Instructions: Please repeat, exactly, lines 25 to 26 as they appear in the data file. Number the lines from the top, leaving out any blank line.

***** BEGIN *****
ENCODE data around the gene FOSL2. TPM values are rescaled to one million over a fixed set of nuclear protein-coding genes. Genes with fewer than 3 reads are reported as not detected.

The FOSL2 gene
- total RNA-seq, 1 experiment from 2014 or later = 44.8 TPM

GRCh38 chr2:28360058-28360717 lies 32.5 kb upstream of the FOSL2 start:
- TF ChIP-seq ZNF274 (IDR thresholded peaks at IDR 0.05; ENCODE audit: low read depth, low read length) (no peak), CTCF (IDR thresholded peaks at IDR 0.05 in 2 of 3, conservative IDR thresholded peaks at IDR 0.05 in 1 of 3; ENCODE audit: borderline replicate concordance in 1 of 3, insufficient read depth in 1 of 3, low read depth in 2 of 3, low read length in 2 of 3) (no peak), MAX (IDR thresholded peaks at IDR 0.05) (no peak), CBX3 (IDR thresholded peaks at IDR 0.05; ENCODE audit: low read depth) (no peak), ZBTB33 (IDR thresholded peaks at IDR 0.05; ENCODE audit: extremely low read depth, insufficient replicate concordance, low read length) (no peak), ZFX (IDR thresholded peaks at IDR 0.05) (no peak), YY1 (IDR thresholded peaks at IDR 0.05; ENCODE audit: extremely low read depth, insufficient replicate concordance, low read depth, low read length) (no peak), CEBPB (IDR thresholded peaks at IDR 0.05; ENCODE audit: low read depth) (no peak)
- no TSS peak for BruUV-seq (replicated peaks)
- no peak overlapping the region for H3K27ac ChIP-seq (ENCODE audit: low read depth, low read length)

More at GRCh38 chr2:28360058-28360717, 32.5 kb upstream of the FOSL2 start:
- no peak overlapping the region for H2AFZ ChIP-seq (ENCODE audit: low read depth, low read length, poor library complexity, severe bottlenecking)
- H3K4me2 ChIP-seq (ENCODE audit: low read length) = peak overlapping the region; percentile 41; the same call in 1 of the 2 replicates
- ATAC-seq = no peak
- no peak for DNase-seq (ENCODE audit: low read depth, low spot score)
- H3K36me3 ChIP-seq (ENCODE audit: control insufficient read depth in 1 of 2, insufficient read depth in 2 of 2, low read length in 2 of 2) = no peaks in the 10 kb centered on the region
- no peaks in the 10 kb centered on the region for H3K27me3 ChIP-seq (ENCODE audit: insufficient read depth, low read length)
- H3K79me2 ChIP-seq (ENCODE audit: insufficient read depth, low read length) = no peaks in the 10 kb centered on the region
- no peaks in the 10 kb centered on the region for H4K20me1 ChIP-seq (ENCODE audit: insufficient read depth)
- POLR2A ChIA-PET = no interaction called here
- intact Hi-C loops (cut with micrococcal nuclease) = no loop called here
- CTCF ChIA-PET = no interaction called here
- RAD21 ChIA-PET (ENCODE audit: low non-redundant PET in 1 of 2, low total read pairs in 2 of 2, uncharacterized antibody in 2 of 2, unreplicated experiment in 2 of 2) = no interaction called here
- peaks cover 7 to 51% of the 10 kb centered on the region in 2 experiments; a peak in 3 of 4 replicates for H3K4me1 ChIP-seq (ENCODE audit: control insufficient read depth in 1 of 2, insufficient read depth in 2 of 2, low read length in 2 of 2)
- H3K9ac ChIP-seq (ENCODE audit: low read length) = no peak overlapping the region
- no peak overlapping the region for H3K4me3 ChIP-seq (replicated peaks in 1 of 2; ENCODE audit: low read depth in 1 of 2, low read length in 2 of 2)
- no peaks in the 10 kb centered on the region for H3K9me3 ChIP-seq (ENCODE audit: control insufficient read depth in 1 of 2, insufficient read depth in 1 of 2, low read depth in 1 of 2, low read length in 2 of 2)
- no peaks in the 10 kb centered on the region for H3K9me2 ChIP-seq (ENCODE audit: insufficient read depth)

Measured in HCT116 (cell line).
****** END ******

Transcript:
- no peaks in the 10 kb centered on the region for H3K9me2 ChIP-seq (ENCODE audit: insufficient read depth)

Measured in HCT116 (cell line).